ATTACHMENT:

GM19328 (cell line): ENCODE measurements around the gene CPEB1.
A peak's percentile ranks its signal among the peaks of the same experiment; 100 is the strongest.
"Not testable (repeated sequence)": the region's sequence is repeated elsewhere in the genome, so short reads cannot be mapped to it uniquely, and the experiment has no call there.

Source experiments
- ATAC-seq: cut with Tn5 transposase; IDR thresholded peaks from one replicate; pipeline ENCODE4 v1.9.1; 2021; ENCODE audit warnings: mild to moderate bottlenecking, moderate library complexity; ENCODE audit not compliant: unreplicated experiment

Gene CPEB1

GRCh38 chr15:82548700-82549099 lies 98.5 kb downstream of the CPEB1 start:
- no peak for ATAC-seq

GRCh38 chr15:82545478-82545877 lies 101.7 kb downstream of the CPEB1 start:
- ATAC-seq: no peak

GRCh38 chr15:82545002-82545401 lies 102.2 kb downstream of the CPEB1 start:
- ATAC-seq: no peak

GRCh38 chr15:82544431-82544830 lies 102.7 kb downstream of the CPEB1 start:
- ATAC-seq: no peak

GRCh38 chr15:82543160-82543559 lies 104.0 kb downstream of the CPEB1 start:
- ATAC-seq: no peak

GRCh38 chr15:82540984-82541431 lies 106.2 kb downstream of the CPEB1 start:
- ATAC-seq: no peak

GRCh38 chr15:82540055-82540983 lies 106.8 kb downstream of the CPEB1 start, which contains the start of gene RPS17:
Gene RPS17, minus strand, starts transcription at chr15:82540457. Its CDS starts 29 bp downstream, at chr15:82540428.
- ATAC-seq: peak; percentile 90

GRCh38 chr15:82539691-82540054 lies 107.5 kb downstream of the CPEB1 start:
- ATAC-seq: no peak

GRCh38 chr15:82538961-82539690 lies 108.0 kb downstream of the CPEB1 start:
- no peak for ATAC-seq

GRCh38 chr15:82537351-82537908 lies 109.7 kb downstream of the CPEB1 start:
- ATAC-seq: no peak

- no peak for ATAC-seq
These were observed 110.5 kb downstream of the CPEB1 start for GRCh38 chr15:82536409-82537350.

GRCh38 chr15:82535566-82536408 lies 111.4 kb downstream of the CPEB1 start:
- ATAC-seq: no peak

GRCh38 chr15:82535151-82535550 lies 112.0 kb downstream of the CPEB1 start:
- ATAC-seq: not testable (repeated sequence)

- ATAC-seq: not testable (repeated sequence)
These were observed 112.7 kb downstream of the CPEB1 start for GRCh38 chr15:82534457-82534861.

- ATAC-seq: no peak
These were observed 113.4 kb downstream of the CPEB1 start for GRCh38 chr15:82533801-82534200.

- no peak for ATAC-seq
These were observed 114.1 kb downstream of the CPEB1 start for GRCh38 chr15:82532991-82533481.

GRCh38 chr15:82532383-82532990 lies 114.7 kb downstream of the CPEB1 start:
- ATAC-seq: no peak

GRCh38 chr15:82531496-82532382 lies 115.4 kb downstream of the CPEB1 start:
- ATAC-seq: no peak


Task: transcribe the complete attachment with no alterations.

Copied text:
GM19328 (cell line): ENCODE measurements around the gene CPEB1.
A peak's percentile ranks its signal among the peaks of the same experiment; 100 is the strongest.
"Not testable (repeated sequence)": the region's sequence is repeated elsewhere in the genome, so short reads cannot be mapped to it uniquely, and the experiment has no call there.

Source experiments
- ATAC-seq: cut with Tn5 transposase; IDR thresholded peaks from one replicate; pipeline ENCODE4 v1.9.1; 2021; ENCODE audit warnings: mild to moderate bottlenecking, moderate library complexity; ENCODE audit not compliant: unreplicated experiment

Gene CPEB1

GRCh38 chr15:82548700-82549099 lies 98.5 kb downstream of the CPEB1 start:
- no peak for ATAC-seq

GRCh38 chr15:82545478-82545877 lies 101.7 kb downstream of the CPEB1 start:
- ATAC-seq: no peak

GRCh38 chr15:82545002-82545401 lies 102.2 kb downstream of the CPEB1 start:
- ATAC-seq: no peak

GRCh38 chr15:82544431-82544830 lies 102.7 kb downstream of the CPEB1 start:
- ATAC-seq: no peak

GRCh38 chr15:82543160-82543559 lies 104.0 kb downstream of the CPEB1 start:
- ATAC-seq: no peak

GRCh38 chr15:82540984-82541431 lies 106.2 kb downstream of the CPEB1 start:
- ATAC-seq: no peak

GRCh38 chr15:82540055-82540983 lies 106.8 kb downstream of the CPEB1 start, which contains the start of gene RPS17:
Gene RPS17, minus strand, starts transcription at chr15:82540457. Its CDS starts 29 bp downstream, at chr15:82540428.
- ATAC-seq: peak; percentile 90

GRCh38 chr15:82539691-82540054 lies 107.5 kb downstream of the CPEB1 start:
- ATAC-seq: no peak

GRCh38 chr15:82538961-82539690 lies 108.0 kb downstream of the CPEB1 start:
- no peak for ATAC-seq

GRCh38 chr15:82537351-82537908 lies 109.7 kb downstream of the CPEB1 start:
- ATAC-seq: no peak

- no peak for ATAC-seq
These were observed 110.5 kb downstream of the CPEB1 start for GRCh38 chr15:82536409-82537350.

GRCh38 chr15:82535566-82536408 lies 111.4 kb downstream of the CPEB1 start:
- ATAC-seq: no peak

GRCh38 chr15:82535151-82535550 lies 112.0 kb downstream of the CPEB1 start:
- ATAC-seq: not testable (repeated sequence)

- ATAC-seq: not testable (repeated sequence)
These were observed 112.7 kb downstream of the CPEB1 start for GRCh38 chr15:82534457-82534861.

- ATAC-seq: no peak
These were observed 113.4 kb downstream of the CPEB1 start for GRCh38 chr15:82533801-82534200.

- no peak for ATAC-seq
These were observed 114.1 kb downstream of the CPEB1 start for GRCh38 chr15:82532991-82533481.

GRCh38 chr15:82532383-82532990 lies 114.7 kb downstream of the CPEB1 start:
- ATAC-seq: no peak

GRCh38 chr15:82531496-82532382 lies 115.4 kb downstream of the CPEB1 start:
- ATAC-seq: no peak